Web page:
Whether you’ve led teams for decades or just started in your first leadership role, if you want to be effective, there are fundamental truths you cannot afford to ignore.
You may even be familiar with them, but they are easy to forget and many leaders ignore them – at great risk to their own credibility and influence.
Keep these in front of you and review them monthly to see how you’re doing. They’ll keep you grounded and effective.
1. You cannot do it alone.
I coached an executive who shared his perspective that “results are everything.”
It’s true – whether a volunteer service group, a sports team, or a corporate division, your team exists to accomplish something in the world and we call that something “results.”
Without those results, there’s no reason to have a team and nothing for you to lead toward.
However (and this is a very harsh truth for some leaders), those results cannot happen on their own.
Everything you do happens with, through, and because of people.
Results are a product…they happen because of people and processes. Myopically focusing on results and ignoring people will ultimately undermine your ability to achieve them.
Some leaders fall into the trap of thinking they could just do it themselves if people would get out of the way.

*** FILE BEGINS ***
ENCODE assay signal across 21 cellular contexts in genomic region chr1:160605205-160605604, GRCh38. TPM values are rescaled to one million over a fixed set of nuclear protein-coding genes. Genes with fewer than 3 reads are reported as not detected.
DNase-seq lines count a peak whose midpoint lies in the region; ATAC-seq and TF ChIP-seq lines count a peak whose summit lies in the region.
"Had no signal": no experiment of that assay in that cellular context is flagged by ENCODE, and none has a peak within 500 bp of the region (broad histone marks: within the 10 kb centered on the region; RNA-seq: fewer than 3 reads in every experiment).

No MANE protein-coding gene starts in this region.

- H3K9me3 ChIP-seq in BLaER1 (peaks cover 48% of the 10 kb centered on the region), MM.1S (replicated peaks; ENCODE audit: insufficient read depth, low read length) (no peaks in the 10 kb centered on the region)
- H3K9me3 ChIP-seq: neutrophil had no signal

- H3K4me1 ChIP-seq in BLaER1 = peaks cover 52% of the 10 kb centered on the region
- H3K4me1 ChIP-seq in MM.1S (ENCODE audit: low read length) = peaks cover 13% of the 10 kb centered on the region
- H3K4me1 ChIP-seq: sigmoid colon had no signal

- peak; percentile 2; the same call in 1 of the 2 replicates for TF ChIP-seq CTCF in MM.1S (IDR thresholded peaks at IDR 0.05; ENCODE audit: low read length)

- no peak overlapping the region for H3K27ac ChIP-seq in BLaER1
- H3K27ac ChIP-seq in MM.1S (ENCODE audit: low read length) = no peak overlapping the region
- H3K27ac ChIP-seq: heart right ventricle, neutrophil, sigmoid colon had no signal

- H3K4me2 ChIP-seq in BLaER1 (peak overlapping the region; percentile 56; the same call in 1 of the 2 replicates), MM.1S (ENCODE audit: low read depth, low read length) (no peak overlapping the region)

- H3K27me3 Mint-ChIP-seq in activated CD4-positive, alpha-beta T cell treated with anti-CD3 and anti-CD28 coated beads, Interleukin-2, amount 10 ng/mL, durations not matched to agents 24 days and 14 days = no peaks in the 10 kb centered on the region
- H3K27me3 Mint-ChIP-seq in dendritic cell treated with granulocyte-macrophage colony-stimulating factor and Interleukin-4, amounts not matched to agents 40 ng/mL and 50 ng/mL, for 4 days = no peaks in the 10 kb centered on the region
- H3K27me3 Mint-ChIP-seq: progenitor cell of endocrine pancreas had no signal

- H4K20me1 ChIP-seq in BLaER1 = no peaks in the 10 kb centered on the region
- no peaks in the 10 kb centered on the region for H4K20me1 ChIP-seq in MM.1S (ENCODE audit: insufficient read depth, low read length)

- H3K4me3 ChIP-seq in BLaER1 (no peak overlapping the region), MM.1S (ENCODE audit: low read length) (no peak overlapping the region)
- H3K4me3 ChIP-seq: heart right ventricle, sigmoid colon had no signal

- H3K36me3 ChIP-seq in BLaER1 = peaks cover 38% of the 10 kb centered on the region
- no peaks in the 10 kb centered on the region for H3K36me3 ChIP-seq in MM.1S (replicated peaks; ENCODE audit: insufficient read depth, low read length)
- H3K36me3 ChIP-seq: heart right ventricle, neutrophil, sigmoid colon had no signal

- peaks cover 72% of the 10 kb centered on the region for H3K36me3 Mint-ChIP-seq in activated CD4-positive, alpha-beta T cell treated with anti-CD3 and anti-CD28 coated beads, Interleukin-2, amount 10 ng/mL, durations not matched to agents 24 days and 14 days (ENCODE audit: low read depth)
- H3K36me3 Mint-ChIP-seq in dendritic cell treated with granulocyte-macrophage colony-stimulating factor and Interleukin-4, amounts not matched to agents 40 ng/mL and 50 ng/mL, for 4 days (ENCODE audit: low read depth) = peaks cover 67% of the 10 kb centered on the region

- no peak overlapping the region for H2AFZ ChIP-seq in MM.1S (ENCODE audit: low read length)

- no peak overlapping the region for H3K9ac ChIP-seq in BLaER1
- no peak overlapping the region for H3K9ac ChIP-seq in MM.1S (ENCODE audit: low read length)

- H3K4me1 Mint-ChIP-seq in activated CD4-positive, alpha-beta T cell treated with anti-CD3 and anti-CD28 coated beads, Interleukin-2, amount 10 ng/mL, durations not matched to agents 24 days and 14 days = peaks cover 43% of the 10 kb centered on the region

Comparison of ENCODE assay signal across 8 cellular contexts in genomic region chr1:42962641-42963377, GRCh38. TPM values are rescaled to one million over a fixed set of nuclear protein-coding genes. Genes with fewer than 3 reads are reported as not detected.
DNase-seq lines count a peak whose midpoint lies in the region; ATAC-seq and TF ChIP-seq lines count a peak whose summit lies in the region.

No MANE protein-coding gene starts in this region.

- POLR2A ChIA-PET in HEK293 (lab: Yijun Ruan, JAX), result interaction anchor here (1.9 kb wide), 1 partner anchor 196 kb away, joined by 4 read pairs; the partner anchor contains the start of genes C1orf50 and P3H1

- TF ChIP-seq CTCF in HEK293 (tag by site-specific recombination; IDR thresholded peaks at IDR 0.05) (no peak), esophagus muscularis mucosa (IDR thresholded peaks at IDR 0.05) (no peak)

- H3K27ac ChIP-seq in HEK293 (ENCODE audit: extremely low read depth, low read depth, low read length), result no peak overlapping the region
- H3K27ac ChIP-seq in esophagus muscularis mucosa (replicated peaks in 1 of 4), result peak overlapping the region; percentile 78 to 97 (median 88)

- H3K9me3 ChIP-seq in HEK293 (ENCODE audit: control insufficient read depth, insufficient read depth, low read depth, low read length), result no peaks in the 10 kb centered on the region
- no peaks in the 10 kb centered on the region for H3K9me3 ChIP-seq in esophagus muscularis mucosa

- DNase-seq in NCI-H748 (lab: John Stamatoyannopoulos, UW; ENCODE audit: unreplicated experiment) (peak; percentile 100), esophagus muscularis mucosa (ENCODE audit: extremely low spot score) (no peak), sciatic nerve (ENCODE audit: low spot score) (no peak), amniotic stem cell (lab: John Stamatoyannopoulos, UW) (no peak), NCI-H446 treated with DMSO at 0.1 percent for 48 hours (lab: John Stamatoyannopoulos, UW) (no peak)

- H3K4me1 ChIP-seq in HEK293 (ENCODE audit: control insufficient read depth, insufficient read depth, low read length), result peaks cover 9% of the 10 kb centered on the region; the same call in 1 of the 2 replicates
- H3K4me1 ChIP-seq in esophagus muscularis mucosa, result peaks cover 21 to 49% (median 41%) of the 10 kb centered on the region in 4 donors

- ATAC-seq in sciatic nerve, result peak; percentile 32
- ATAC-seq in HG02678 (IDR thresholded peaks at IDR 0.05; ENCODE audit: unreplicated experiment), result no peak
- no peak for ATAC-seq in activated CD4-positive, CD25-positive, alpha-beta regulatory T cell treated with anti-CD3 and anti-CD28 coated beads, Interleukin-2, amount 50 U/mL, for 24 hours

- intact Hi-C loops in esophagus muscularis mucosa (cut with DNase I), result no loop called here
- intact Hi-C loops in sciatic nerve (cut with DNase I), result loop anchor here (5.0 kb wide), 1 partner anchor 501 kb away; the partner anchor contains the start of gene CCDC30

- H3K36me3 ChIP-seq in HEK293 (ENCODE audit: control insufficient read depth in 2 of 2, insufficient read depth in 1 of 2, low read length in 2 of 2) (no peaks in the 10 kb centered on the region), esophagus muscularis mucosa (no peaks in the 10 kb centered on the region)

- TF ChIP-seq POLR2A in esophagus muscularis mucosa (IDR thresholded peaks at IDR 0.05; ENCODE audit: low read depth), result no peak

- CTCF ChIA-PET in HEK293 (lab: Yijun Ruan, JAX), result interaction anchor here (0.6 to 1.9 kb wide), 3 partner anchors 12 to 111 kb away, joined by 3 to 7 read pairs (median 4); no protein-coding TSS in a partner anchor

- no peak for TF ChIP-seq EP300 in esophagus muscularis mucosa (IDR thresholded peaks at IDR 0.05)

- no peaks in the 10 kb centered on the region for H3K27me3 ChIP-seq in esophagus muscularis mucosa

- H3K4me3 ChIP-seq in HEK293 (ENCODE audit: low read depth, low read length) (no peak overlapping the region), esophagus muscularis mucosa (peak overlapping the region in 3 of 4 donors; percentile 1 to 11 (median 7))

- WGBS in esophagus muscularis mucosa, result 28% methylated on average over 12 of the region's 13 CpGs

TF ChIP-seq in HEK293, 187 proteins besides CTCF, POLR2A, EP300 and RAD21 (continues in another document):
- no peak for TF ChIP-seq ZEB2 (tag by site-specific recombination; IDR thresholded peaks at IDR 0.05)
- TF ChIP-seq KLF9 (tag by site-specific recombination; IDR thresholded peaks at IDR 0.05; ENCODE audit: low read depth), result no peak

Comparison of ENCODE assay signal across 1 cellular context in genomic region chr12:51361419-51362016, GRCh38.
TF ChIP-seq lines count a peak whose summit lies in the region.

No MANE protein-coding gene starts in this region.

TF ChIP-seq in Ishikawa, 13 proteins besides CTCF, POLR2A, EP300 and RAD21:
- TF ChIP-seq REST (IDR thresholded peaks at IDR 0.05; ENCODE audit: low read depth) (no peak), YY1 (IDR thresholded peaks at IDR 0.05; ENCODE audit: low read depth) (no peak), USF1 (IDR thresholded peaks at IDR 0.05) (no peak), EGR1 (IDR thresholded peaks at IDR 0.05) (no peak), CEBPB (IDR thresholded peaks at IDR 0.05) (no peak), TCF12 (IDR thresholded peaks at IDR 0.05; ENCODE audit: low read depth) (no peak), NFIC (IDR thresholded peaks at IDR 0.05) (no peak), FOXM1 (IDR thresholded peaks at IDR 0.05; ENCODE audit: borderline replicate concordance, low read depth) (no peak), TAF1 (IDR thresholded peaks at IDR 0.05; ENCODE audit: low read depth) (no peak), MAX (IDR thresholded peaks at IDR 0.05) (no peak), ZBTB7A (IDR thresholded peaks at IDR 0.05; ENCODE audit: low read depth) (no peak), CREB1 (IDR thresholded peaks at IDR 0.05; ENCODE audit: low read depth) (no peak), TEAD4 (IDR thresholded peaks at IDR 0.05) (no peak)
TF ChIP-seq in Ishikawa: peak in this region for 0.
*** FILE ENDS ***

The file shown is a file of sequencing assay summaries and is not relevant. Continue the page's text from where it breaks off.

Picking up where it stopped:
It’s tempting to think that way, but it’s a lie: you didn’t even get here on your own – at the beginning, someone clothed you, fed you, taught you, and kept you safe.
Whatever you want to do, you cannot do it on your own. It always takes people.
Which leads us to the second harsh truth:
2. You cannot make people do anything.
I’ve coached leaders in over 2000 sessions and this is one of the most consistently ignored or misunderstood truths.
Stated another way: everything people do is a choice. Even if they don’t realize they have a choice, they do. They can always make another choice – even if that choice is to quit, be fired, or stay, but stop working.
This is a ‘double-whammy’ for many leaders I’ve coached. They had this illusion that if they could just “get the job” that they’d be able to make a team perform.
But you cannot make anyone do anything.
That’s the harsh truth.
The good news is that you most definitely can influence people…to make choices that benefit the team, to give their all, and to achieve results.
Real leadership influence begins when you understand you do not control another person.
And that brings us to the third harsh truth:
3. Your influence is 100% your responsibility.
Your company may or may not equip you to maximize your influence. The leaders in your organization might not be great role models of how to do it right.
Even if you do have the benefit of training and good examples, they do not substitute for this truth: your influence is your responsibility.
No one can do this work for you:
- No one else can be the example you need to be.
- No one else can give the encouragement you need to give.
- No one else can invest in your people the way you need to invest.
- No one else can address the change the things you need to change.
- No one else can envision the future with your team the way you can.